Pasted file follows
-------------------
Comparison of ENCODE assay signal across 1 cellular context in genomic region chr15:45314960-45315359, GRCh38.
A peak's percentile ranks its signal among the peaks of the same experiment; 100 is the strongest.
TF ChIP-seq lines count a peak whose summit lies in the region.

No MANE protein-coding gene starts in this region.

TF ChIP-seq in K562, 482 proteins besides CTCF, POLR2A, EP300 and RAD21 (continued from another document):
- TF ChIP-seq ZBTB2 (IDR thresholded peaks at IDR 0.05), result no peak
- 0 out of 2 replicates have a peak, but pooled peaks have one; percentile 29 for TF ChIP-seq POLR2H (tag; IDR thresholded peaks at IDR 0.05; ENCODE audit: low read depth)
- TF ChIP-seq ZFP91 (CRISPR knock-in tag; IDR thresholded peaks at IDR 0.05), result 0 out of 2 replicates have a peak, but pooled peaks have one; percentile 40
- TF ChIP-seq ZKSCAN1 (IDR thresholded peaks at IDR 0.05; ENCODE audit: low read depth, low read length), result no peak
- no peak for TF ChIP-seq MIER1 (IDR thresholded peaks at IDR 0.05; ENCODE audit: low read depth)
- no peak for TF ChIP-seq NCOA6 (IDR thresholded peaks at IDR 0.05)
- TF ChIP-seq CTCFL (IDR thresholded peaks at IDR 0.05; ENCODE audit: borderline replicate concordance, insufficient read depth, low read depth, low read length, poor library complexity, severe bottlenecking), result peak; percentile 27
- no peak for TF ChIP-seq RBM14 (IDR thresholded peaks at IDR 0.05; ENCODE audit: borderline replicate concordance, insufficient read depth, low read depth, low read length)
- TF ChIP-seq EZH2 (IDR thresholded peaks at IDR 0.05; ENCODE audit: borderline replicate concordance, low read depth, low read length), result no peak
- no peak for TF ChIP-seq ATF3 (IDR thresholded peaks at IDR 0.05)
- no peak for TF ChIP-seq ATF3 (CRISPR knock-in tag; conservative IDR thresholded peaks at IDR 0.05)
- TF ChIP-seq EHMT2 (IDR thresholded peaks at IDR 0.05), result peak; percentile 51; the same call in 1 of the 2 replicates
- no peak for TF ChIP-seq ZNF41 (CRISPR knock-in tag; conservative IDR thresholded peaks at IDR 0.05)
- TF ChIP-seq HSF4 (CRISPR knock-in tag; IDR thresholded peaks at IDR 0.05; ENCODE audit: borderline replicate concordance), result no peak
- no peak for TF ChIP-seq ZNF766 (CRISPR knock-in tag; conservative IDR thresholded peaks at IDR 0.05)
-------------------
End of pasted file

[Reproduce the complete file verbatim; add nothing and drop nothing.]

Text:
Comparison of ENCODE assay signal across 1 cellular context in genomic region chr15:45314960-45315359, GRCh38.
A peak's percentile ranks its signal among the peaks of the same experiment; 100 is the strongest.
TF ChIP-seq lines count a peak whose summit lies in the region.

No MANE protein-coding gene starts in this region.

TF ChIP-seq in K562, 482 proteins besides CTCF, POLR2A, EP300 and RAD21 (continued from another document):
- TF ChIP-seq ZBTB2 (IDR thresholded peaks at IDR 0.05), result no peak
- 0 out of 2 replicates have a peak, but pooled peaks have one; percentile 29 for TF ChIP-seq POLR2H (tag; IDR thresholded peaks at IDR 0.05; ENCODE audit: low read depth)
- TF ChIP-seq ZFP91 (CRISPR knock-in tag; IDR thresholded peaks at IDR 0.05), result 0 out of 2 replicates have a peak, but pooled peaks have one; percentile 40
- TF ChIP-seq ZKSCAN1 (IDR thresholded peaks at IDR 0.05; ENCODE audit: low read depth, low read length), result no peak
- no peak for TF ChIP-seq MIER1 (IDR thresholded peaks at IDR 0.05; ENCODE audit: low read depth)
- no peak for TF ChIP-seq NCOA6 (IDR thresholded peaks at IDR 0.05)
- TF ChIP-seq CTCFL (IDR thresholded peaks at IDR 0.05; ENCODE audit: borderline replicate concordance, insufficient read depth, low read depth, low read length, poor library complexity, severe bottlenecking), result peak; percentile 27
- no peak for TF ChIP-seq RBM14 (IDR thresholded peaks at IDR 0.05; ENCODE audit: borderline replicate concordance, insufficient read depth, low read depth, low read length)
- TF ChIP-seq EZH2 (IDR thresholded peaks at IDR 0.05; ENCODE audit: borderline replicate concordance, low read depth, low read length), result no peak
- no peak for TF ChIP-seq ATF3 (IDR thresholded peaks at IDR 0.05)
- no peak for TF ChIP-seq ATF3 (CRISPR knock-in tag; conservative IDR thresholded peaks at IDR 0.05)
- TF ChIP-seq EHMT2 (IDR thresholded peaks at IDR 0.05), result peak; percentile 51; the same call in 1 of the 2 replicates
- no peak for TF ChIP-seq ZNF41 (CRISPR knock-in tag; conservative IDR thresholded peaks at IDR 0.05)
- TF ChIP-seq HSF4 (CRISPR knock-in tag; IDR thresholded peaks at IDR 0.05; ENCODE audit: borderline replicate concordance), result no peak
- no peak for TF ChIP-seq ZNF766 (CRISPR knock-in tag; conservative IDR thresholded peaks at IDR 0.05)